Ultimately, you have to make a value judgment. Granting net 30 terms to the right client may open an account that will pay you thousands and thousands of bucks over a period of years. Or it may open a can of worms where you have to do double the work just to get paid on some little rinky dink job.
No matter who the client, consider asking that they pay COD on an initial order. Okay, it depends. Once, and old high school friend of mine was an executive at Apple computer. He ordered a couple thousand t-shirts from me, and I didn’t flinch at granting net 30 terms (Their official policy was to pay in 35 days, however…).
Remember my advice mentioned elsewhere: Your real power in any deal is the power to walk away from it. If a red flag goes off with someone asking for credit, simply tell them in a friendly way that you are happy to work with them on a COD basis.
What to do when they don’t pay?
So the thirty day period is up, and you don’t have a check from Ernie’s Muffler Service, or whoever. No big deal. Send them a copy of the invoice with PAYMENT DUE stamped across the top (by the way, your terms should not just be “net due, 30 days”, but “net due, 30 days, client agrees to pay 15% annual fee on late invoices” or something like that. Give them some incentive to pay on time. You could even offer an additional 2% discount on invoices paid within ten days.
Nine times out of ten, you will be paid within a week of sending out the payment due notice. If you are not paid, it’s time for the dunning call. Call the rat bastard up, and recite your version of this speech: “Hi, this is Steve from Hey! Activewear. I’m calling about invoice #6077, in the amount of $1053.23, which was due on April 12.”.
Then you stop talking. There is a pregnant pause. You are ready for it, because you planned it! You have a paper and pen ready. The person on the other end of the line is not ready for the pregnant pause. After some time, they will start talking. Write down what they say. Often it will be a promise to pay immediately, or by some date. You will hold them to this. Usually, a call like this gets results. If they are a truly slick whistle, they may be ready for the pregnant pause. Get ready for a tough collection if this is the case!
If the dunning call, made close to forty days after invoicing, does not get results, there is a good chance you have a deadbeat on your hands. You may well still get paid, but the chances are slimmer. If it gets past 60 days, either kiss your invoice good bye, or, well, you are obviously in the publishing business (that’s a joke, folks).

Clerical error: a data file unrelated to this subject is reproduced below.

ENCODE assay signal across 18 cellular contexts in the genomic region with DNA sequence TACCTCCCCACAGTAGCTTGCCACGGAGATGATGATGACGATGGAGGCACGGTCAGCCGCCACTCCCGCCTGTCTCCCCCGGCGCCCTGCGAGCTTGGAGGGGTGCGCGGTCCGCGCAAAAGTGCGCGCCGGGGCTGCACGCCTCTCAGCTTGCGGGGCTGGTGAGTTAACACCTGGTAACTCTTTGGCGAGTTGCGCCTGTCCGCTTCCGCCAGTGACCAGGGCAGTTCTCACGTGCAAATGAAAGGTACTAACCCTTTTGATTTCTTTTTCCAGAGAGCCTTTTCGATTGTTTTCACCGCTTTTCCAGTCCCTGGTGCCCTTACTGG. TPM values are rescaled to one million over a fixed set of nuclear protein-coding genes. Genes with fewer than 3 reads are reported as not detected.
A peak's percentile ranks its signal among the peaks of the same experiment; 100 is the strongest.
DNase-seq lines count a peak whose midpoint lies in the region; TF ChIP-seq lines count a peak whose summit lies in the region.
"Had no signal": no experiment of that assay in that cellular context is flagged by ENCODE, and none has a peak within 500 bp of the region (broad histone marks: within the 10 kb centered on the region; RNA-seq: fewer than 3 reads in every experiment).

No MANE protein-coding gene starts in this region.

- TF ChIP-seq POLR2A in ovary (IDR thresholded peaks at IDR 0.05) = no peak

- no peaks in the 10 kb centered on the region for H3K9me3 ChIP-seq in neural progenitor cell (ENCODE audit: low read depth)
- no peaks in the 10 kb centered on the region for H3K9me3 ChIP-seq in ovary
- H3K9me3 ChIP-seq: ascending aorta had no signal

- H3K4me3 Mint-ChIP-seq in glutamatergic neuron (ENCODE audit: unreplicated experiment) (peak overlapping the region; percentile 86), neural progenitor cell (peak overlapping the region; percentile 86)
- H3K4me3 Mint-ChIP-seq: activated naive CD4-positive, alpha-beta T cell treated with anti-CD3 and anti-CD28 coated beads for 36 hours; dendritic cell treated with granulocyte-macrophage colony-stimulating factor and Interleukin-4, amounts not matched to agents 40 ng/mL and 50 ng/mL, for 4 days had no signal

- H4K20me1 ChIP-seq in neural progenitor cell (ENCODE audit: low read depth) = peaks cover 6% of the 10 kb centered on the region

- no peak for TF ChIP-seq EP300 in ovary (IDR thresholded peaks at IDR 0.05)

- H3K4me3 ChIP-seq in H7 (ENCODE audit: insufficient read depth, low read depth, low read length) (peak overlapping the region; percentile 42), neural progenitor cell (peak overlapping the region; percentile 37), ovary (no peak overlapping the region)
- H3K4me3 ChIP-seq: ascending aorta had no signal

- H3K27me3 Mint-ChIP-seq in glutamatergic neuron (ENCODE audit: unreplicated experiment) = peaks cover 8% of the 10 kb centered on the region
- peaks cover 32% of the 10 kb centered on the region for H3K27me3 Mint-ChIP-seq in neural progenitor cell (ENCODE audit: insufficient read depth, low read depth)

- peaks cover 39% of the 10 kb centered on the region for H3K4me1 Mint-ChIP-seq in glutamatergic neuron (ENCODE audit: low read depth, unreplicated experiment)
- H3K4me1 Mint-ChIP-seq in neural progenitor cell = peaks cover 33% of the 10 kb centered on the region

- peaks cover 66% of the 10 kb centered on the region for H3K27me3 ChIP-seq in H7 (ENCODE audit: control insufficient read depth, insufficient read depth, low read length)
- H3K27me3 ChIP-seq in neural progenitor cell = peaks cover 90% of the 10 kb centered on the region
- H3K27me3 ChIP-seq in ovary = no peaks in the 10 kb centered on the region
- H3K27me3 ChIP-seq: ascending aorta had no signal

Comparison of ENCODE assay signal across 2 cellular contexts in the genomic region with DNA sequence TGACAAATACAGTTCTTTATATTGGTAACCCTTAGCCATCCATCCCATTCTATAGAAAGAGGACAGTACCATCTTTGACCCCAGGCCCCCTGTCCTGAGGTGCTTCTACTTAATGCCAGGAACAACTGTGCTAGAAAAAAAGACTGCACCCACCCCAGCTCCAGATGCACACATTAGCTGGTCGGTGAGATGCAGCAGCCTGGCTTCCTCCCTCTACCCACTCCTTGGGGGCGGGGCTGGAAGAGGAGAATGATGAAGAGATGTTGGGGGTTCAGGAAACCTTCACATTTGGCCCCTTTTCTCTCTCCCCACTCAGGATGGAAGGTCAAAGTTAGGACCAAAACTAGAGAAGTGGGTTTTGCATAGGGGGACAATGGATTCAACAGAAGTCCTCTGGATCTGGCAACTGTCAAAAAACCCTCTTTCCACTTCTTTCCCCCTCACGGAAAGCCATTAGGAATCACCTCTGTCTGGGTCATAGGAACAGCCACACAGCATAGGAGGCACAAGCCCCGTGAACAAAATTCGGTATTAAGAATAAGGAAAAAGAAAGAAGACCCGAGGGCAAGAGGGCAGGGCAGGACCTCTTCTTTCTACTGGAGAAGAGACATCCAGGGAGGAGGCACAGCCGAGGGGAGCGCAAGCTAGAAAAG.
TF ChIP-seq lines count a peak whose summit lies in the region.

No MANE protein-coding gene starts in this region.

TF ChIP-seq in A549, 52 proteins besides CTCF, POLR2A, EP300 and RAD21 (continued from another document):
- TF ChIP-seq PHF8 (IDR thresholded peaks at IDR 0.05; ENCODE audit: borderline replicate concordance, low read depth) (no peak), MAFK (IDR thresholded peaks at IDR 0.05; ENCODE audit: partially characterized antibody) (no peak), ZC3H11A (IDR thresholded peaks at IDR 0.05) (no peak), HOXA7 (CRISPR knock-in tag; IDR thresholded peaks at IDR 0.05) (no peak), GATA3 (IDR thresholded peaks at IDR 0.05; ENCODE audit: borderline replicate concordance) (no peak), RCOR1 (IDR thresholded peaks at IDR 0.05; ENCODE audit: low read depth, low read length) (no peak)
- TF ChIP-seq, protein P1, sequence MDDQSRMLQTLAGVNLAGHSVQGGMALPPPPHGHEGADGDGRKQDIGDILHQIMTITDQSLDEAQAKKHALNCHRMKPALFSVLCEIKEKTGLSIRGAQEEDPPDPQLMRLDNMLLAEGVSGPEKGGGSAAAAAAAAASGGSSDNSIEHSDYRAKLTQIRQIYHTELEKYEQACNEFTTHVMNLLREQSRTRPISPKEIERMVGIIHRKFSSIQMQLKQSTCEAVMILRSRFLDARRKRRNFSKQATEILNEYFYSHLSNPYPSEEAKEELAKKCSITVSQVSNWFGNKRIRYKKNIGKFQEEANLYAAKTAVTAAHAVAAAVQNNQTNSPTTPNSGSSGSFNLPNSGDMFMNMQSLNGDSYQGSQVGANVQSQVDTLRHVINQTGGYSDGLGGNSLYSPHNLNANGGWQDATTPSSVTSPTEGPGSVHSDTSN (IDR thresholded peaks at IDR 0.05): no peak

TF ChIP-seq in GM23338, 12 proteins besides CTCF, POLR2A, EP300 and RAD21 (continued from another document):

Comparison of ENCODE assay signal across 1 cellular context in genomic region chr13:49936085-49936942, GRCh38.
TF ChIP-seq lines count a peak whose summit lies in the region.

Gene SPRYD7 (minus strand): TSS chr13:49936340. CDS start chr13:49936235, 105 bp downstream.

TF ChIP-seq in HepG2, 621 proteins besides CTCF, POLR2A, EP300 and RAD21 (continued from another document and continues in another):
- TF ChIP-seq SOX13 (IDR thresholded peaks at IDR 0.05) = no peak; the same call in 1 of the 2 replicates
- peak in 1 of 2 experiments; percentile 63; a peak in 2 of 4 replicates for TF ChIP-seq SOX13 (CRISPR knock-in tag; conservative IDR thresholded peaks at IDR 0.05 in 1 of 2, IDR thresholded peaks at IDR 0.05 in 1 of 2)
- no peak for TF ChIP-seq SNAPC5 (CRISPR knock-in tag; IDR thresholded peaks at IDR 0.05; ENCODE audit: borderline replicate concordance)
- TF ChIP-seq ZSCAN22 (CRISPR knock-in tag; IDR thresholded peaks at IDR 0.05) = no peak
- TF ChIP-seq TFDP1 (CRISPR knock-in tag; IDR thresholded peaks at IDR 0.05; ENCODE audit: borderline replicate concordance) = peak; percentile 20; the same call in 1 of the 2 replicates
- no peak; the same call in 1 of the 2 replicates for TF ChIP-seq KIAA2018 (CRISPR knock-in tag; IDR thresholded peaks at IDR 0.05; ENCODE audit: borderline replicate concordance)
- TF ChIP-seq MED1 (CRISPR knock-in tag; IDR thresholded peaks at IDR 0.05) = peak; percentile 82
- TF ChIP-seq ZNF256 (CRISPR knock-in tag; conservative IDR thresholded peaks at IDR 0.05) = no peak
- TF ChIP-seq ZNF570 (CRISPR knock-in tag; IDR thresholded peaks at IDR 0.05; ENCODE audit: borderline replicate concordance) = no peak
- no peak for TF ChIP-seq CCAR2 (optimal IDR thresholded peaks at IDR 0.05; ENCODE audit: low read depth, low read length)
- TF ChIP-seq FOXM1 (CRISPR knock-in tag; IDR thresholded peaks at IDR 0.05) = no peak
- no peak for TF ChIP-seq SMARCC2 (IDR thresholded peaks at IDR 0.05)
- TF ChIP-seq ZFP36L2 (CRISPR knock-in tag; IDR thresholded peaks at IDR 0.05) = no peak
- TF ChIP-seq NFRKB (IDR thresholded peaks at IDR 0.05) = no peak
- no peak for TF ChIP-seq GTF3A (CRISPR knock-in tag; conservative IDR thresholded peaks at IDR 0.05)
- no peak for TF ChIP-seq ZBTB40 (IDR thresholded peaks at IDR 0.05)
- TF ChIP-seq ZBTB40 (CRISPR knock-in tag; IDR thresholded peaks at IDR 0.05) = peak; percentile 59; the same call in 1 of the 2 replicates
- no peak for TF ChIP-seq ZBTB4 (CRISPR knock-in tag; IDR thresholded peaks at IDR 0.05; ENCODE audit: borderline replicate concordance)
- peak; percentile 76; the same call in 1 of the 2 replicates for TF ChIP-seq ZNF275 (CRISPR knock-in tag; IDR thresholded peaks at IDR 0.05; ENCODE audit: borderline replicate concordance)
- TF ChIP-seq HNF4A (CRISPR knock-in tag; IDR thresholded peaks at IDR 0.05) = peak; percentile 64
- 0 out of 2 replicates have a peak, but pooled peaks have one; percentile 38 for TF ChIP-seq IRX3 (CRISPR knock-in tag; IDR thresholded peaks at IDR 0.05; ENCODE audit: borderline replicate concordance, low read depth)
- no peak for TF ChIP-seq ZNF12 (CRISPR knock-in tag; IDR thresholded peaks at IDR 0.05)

Last Resort – legal action
If you can’t get paid, and you really want to pursue the deadbeat, consider taking them to small claims court. You will pay a process server (costs can be recouped), and you will give up valuable time to go to court, but chances are you will win.
If you have been honest and communicative with you client, it should be fairly easy to put together a chronology of facts. You have a paper trail, you have an email trail, you’ve made notes about changes to the order made on particular days. When you get to court, simply stand up and read your chronology of facts. Leave out emotional statements or subjective opinions. Just the facts, ma’am.
In all my years in business, I only took one client to small claims court. I read my list of facts. The customer who’d stiffed me went on an emotional rant. I won. After the judge found in my favor, this frat boy I was suing approached the bench, full of vindictive remarks. The judge laughed at him and told him if he took one more step, the bailiff would arrest his sorry ass.
Frat boy appealed the decision, and we met again in small claims appeals court. Who knew there was such a place? I won again. Frat boy still didn’t pay. I filed a form requiring him to list all his property, so I could pick what I wanted up to the value I’d won. Frat boy paid.
In retrospect, it was way more work than it was worth. I wouldn’t do it again for such a small amount. When I first met the client, he was such a smug, contentious asshole. I should have known right then and there to quote a price that would send him packing. Live and learn.
Back to granting credit to clients. I have been super lucky. I’ve done a lot of work for a lot of great companies, from Apple and Sony music, to the Residents, to lots of small local businesses. I give net 30 terms to these companies and people because I trust them. They pay on time, by and large. They trust me. It works. I’ve been burned a bit on occasion, but I always learn. Keep on your toes, keep your eyes and ears open, communicate well and trust your instincts and you’ll do fine.
@ 2007 Steve Lafler, all rights reserved